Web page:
Born again, and again, and again ...

reincarnationOne of my guilty pleasures is reading the little BeliefWatch column that runs each week near the front of Newsweek. I say guilty pleasure because (a) I'm glad religion news has a place in the magazine, but this isn't exactly the old days when religion was a true stand-alone section equal to other major topics and (b) the stories selected do tend to be a bit on the strange side. At the same time, I would be the first to admit that the writing is punchy and the topics are, uh, unique.

Take this week's column. The hook for the story is that China has -- laugh to keep from crying, folks -- decided to try to establish government control over reincarnation.

Why would officials do that? Because of the battle to control the hearts and minds of people in Tibet, of course. Here is the lede from Matthew Philips:

In one of history's more absurd acts of totalitarianism, China has banned Buddhist monks in Tibet from reincarnating without government permission. According to a statement issued by the State Administration for Religious Affairs, the law, which goes into effect next month and strictly stipulates the procedures by which one is to reincarnate, is "an important move to institutionalize management of reincarnation." But beyond the irony lies China's true motive: to cut off the influence of the Dalai Lama, Tibet's exiled spiritual and political leader, and to quell the region's Buddhist religious establishment more than 50 years after China invaded the small Himalayan country.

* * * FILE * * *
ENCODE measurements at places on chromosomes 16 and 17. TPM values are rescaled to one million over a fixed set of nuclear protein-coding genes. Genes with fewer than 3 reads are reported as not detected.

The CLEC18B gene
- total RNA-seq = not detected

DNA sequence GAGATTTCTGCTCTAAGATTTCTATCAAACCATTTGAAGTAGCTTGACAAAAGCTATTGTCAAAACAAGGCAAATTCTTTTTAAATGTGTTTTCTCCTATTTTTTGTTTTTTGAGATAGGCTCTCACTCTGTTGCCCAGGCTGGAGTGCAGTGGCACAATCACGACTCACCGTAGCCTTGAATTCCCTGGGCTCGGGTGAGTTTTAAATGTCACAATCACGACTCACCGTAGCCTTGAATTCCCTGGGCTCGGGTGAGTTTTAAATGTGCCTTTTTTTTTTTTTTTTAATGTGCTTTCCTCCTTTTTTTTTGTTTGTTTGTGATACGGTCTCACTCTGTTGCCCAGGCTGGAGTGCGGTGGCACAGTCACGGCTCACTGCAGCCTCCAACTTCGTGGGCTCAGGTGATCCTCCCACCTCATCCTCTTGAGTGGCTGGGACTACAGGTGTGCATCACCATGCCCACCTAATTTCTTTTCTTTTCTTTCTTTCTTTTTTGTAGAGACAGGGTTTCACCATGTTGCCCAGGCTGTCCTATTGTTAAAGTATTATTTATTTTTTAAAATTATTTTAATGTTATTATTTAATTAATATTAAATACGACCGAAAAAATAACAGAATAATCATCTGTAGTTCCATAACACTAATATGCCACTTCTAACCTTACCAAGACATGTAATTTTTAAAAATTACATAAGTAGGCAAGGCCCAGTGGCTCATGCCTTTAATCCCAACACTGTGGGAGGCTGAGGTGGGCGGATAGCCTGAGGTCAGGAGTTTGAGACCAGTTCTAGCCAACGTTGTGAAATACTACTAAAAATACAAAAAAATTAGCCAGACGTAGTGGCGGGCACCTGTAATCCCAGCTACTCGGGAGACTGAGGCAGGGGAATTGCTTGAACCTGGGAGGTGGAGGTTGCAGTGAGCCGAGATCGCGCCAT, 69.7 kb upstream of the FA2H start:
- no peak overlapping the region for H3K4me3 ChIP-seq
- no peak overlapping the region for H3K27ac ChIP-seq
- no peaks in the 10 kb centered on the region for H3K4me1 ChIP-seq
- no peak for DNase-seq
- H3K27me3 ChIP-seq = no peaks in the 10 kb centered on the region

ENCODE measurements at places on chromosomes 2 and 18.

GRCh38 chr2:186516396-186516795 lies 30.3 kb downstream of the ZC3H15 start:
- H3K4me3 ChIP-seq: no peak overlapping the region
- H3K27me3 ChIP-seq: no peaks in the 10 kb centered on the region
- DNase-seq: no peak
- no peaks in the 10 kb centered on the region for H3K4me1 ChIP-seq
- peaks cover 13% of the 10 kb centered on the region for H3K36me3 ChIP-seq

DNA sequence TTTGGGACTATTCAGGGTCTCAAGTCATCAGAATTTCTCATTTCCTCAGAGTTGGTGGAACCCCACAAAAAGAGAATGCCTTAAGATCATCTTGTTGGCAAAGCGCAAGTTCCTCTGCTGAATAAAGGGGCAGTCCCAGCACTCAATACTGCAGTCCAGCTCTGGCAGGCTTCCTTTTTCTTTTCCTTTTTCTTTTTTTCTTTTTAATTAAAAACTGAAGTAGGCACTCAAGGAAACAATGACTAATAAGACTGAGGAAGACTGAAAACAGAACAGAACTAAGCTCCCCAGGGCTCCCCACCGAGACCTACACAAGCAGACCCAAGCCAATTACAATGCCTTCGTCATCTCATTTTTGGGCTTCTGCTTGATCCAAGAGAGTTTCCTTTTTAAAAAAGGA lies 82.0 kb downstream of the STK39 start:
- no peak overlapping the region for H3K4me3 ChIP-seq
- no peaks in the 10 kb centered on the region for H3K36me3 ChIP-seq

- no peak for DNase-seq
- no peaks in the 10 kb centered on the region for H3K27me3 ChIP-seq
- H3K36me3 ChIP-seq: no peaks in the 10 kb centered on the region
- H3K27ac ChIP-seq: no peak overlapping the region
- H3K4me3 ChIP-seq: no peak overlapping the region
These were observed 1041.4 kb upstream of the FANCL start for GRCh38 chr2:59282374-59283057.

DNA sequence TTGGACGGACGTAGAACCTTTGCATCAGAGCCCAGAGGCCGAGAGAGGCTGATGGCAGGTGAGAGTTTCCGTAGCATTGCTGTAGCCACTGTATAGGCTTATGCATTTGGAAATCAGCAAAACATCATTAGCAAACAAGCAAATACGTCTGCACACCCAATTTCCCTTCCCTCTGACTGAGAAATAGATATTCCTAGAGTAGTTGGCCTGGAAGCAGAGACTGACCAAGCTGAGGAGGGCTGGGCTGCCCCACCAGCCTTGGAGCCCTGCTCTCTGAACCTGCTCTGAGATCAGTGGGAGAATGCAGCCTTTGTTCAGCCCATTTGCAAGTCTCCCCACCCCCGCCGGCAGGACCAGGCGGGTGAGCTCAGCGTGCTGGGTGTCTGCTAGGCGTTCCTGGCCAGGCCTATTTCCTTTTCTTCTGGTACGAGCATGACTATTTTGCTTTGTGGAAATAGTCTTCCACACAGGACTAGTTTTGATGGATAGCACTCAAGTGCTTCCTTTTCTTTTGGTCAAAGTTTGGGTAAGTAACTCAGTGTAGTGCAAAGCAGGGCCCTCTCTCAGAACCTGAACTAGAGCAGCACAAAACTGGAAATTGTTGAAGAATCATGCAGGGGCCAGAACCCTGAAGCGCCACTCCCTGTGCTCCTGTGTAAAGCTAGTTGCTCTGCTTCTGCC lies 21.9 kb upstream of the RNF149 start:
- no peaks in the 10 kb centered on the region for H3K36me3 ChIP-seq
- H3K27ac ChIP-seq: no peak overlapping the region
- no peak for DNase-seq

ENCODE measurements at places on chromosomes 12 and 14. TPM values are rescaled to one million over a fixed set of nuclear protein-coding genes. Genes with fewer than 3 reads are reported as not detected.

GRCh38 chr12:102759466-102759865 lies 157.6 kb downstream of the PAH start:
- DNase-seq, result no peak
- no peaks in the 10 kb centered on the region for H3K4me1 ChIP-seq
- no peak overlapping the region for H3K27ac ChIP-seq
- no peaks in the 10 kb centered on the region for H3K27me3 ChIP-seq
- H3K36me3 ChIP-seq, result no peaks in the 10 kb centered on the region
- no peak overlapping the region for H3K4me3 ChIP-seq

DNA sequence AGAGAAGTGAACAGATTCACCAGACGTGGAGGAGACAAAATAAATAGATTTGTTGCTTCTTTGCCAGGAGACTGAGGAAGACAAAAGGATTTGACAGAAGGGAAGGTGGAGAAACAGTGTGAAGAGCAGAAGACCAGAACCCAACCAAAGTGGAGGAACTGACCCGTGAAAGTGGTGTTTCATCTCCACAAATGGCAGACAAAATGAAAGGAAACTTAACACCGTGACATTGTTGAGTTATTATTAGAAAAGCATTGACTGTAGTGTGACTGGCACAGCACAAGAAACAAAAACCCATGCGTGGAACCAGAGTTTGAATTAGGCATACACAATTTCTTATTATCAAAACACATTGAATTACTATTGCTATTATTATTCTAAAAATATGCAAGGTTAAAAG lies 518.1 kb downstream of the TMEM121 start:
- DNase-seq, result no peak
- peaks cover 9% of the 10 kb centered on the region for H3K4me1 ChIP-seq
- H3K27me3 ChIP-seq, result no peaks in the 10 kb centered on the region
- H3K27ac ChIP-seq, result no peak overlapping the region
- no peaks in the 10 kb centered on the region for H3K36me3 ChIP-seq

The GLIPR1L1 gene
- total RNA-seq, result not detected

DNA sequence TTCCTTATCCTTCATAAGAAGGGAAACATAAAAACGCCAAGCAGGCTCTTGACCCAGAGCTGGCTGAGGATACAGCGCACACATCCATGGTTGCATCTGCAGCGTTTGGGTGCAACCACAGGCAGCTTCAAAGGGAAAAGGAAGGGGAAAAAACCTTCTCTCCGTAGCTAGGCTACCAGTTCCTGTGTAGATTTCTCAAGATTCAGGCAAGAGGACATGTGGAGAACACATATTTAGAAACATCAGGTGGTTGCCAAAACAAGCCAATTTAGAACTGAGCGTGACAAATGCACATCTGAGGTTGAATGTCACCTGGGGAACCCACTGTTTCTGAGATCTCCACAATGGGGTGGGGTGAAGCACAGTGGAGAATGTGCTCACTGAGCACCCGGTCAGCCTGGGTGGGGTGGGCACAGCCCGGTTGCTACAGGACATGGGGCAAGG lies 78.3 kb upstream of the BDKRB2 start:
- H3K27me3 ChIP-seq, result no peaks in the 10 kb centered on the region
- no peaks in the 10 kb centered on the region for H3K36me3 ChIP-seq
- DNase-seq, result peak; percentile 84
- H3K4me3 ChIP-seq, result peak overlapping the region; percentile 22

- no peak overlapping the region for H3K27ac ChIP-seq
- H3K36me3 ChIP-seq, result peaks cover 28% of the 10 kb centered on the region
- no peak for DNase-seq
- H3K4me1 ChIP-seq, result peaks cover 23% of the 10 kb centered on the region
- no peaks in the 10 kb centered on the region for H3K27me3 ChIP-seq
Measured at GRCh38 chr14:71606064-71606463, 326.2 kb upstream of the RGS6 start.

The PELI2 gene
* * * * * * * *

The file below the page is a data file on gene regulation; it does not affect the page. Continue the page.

To make a short story even shorter, Buddhists may end up -- echoes of Roman Catholic bishop wars in China -- with two Dalai Lamas. There is a chance that one of them could be a Tibetan exile living in the United States. Take that.

But that is where this little story hit me with the plot twist that made my week. Hang on, because this gets interesting. There is a much larger story buried in here, a real glimpse into the soul of Oprah America.

If the new Dalai Lama is from America:

... (He'll) likely be welcomed into a culture that has increasingly embraced reincarnation over the years. According to a 2005 Gallup poll, 20 percent of all U.S. adults believe in reincarnation. Recent surveys by the Barna Group, a Christian research nonprofit, have found that a quarter of U.S. Christians, including 10 percent of all born-again Christians, embrace it as their favored end-of-life view.

You see, there are open-minded evangelicals out there in the pews. This may also be evidence of a new niche among evangelical Episcopalians (cue rimashot).

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